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J Trauma. 2001 Apr;50(4):620-7; discussion 627-8.

Start with a subjective assessment of skin temperature to identify hypoperfusion in intensive care unit patients.

Author information

1
Department of Surgery, MCP Hahnemann School of Medicine, Philadelphia, Pennsylvania 19129, USA.

Abstract

OBJECTIVE:

To determine whether physical examination alone or in combination with biochemical markers can accurately diagnose hypoperfusion.

METHODS:

Data from 264 consecutive surgical intensive care unit patients were collected by two intensivists and included extremity temperature, vital signs, arterial lactate, arterial blood gases, hemoglobin, and pulmonary artery catheter values with derived indices. Days of data were divided into data collected from patients with cool extremities (cool skin temperature [CST] group) versus warm extremities (warm skin temperature [WST] group). Values are means +/- SD. Comparisons between groups were made by two-tailed unpaired t test; significance was assumed for p < or = 0.05.

RESULTS:

There were 328 days of observations in the CST group versus 439 in the WST group. There were no differences (p > 0.05) between CST and WST data with regard to heart rate (107 +/- 14 vs. 99 +/- 19 beats/min), systolic blood pressure (118 +/- 24 vs. 127 +/- 28 mm Hg), diastolic blood pressure (57 +/- 14 vs. 62 +/- 15 mm Hg), pulmonary artery occlusion pressure (14 +/- 6 vs. 16 +/- 5 mm Hg), Fio2 (0.48 +/- 0.7 vs. 0.45 +/- 0.2), hemoglobin (8.8 +/- 1.6 vs. 9.3 +/- 1.3 g/dL), Pco2 (44.3 +/- 11.8 vs. 40.7 +/- 9.2 mm Hg), or Po2 (96.4 +/- 12.6 vs. 103.8 +/- 22.2 mm Hg). However, cardiac output (5.3 +/- 2.2 vs. 8.2 +/- 2.6 L/min), cardiac index (2.9 +/- 1.2 vs. 4.3 +/- 1.2 L/min/m2), pH (7.32 +/- 0.2 vs. 7.39 +/- 0.07), TCO2 (19.5 +/- 3.1 vs. 25.1 +/- 4.8 mEq/L), and Svo2 (60.2 +/- 4.4% vs. 68.2 +/- 7.8%) were all significantly lower (p < 0.05) in CST patients compared with WST patients. By comparison, lactate (4.7 +/- 1.5 vs. 2.2 +/- 1.6 mmol/L, p < 0.05) was significantly elevated in patients with cool extremities.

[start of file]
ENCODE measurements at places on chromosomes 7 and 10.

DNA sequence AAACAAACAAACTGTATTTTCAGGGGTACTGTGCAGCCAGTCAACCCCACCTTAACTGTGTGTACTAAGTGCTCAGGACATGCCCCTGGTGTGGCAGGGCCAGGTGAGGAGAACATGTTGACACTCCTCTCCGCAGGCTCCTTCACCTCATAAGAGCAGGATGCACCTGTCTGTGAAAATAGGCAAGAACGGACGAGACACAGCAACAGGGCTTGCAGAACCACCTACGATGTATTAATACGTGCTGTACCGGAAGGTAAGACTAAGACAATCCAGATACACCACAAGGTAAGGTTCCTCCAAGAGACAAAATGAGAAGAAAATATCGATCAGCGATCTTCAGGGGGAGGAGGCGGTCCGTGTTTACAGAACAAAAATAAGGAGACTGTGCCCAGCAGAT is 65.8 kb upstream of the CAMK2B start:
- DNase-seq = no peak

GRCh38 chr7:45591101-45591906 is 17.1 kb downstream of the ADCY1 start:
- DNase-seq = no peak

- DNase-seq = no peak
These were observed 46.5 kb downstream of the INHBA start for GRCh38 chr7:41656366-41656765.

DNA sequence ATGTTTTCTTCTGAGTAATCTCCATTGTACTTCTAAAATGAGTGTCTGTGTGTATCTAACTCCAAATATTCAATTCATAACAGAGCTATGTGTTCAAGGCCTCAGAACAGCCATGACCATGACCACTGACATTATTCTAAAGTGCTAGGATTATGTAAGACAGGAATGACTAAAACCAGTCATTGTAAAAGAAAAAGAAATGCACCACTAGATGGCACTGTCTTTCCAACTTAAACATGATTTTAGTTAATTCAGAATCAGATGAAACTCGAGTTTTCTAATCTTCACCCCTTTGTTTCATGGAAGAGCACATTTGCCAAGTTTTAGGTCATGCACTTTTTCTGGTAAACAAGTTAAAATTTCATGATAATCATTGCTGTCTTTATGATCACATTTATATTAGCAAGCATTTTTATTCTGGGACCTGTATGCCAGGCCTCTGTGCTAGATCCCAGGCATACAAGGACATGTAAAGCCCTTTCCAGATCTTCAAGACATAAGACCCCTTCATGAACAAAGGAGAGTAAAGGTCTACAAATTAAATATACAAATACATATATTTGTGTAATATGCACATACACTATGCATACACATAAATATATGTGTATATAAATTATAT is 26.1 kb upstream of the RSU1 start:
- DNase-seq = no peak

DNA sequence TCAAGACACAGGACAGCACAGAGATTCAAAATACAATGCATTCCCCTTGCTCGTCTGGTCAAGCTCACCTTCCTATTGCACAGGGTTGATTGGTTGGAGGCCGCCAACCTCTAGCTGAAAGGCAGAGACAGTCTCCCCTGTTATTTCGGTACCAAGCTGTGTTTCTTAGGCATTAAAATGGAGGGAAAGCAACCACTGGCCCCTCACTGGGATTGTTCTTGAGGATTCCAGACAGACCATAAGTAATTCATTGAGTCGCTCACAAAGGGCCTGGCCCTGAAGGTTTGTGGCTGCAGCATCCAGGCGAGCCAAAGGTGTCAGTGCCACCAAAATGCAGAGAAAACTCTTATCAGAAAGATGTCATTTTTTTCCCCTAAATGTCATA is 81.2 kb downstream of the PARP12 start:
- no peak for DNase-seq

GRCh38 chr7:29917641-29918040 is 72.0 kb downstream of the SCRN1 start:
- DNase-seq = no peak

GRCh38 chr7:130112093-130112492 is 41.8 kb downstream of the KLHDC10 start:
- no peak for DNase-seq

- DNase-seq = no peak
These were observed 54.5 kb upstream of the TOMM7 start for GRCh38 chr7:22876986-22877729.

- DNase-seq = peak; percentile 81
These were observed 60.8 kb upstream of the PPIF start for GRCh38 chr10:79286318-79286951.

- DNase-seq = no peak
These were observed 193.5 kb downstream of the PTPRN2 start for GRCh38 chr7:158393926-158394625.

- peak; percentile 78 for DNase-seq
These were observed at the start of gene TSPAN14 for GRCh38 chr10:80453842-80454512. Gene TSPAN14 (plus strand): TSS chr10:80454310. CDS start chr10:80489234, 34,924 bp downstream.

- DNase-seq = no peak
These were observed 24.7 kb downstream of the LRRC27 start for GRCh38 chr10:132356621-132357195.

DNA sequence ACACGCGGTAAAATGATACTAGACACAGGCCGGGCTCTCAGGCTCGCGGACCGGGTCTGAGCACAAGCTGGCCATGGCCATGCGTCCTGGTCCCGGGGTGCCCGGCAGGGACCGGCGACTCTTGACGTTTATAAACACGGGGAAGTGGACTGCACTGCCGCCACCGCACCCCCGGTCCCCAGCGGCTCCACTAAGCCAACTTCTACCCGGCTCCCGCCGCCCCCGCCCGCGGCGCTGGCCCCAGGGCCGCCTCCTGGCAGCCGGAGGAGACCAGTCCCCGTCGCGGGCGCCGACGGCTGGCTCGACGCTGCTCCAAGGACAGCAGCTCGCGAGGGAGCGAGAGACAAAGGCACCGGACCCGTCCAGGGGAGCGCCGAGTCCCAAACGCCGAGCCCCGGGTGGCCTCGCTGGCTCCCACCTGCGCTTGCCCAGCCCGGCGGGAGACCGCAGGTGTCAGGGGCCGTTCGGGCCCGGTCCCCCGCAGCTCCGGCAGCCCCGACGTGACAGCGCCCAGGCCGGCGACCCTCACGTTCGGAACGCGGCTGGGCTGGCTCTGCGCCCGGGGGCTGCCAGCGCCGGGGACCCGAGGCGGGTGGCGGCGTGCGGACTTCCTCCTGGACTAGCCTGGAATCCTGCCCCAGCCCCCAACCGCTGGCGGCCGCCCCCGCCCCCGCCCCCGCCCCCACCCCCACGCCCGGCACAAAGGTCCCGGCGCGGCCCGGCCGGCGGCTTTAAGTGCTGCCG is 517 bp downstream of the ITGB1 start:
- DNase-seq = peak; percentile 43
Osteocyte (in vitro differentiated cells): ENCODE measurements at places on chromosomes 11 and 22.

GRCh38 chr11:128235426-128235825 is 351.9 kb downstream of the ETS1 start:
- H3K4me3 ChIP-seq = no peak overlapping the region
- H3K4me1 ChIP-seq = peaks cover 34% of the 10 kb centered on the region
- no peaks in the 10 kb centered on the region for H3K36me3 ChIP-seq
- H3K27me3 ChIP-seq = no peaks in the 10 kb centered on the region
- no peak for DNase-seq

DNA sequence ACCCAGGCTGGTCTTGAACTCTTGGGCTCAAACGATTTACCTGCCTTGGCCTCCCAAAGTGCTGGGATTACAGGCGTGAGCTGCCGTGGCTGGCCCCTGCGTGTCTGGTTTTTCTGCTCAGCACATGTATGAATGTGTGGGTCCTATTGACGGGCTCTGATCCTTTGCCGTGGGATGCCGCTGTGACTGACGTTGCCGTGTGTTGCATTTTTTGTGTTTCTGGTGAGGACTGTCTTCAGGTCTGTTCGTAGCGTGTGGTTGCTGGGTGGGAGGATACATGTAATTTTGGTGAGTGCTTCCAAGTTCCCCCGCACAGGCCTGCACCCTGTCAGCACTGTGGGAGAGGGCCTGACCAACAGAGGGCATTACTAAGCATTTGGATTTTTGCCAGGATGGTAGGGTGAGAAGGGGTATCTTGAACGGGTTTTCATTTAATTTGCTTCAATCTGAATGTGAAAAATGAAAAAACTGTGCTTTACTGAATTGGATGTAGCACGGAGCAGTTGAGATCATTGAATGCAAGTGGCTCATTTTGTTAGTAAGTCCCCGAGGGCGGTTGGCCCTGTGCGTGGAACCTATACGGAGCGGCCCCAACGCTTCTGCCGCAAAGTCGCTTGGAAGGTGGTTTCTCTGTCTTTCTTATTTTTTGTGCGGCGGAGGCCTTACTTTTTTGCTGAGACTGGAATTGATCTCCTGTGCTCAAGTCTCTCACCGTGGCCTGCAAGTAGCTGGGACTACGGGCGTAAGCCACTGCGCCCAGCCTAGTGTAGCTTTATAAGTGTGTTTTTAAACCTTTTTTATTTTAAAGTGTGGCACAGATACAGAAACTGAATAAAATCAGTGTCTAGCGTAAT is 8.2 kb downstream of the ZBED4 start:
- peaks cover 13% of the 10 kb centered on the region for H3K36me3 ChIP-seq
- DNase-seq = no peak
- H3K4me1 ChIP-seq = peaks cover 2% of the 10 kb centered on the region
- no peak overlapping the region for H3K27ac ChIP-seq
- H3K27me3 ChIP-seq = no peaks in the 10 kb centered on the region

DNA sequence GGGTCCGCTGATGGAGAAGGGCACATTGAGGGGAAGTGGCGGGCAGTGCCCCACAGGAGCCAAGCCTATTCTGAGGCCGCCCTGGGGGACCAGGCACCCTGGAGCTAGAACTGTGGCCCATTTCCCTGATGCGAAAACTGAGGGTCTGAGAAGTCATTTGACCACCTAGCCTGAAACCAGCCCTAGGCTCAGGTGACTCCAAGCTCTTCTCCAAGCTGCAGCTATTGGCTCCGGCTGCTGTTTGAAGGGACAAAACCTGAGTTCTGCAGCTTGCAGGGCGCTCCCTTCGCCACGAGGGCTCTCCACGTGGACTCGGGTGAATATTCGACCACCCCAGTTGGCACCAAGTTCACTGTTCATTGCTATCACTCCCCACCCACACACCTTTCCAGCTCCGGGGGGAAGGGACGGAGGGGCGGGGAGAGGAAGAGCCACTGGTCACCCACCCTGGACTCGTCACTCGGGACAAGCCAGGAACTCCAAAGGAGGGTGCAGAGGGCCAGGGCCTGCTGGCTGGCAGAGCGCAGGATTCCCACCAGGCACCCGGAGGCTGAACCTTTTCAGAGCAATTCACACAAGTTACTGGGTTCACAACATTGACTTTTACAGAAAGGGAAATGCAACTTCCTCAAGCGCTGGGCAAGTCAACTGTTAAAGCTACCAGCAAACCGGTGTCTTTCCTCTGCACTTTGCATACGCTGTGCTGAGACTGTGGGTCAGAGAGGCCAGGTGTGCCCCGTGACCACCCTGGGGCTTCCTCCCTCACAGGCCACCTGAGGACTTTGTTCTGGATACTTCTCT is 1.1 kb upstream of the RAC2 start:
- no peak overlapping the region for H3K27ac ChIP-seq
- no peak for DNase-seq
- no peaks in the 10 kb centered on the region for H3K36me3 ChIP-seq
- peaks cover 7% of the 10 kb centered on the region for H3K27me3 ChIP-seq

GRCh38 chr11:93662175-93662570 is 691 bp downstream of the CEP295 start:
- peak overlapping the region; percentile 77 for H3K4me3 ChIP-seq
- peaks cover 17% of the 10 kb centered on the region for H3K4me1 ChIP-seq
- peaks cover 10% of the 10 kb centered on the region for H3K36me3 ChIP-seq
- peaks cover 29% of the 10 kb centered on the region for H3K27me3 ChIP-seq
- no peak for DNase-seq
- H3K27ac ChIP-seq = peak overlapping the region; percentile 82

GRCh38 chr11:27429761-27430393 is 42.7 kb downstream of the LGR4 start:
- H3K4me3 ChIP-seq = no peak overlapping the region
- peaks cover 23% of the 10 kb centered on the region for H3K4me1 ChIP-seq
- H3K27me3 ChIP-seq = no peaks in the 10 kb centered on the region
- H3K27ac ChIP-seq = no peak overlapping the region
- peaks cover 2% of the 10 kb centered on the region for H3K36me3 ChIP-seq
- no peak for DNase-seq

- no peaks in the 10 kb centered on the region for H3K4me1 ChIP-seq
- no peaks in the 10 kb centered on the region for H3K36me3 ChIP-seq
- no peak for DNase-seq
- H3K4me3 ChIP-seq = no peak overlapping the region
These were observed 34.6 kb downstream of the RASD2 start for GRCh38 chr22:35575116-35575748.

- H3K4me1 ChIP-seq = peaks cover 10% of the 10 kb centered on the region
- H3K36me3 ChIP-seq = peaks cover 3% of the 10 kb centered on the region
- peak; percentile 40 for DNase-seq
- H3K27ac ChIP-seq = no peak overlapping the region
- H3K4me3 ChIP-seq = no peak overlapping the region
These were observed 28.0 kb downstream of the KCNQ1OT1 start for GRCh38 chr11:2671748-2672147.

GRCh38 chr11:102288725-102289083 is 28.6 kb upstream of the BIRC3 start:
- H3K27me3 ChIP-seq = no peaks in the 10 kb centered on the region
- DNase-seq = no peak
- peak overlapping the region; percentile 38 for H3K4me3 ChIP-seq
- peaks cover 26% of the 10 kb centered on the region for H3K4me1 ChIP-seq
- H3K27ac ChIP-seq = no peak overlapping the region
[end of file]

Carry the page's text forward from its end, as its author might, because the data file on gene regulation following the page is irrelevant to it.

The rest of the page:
CONCLUSION:

Combining physical examination with serum bicarbonate and arterial lactate identifies patients with hypoperfusion as defined by low Svo2 and cardiac index. Hypoperfusion may occur despite supranormal cardiac indices. Patients with cool extremities and elevated lactate levels may benefit from a pulmonary artery catheter to guide but not initiate therapy.

PMID:
11303155
[Indexed for MEDLINE]

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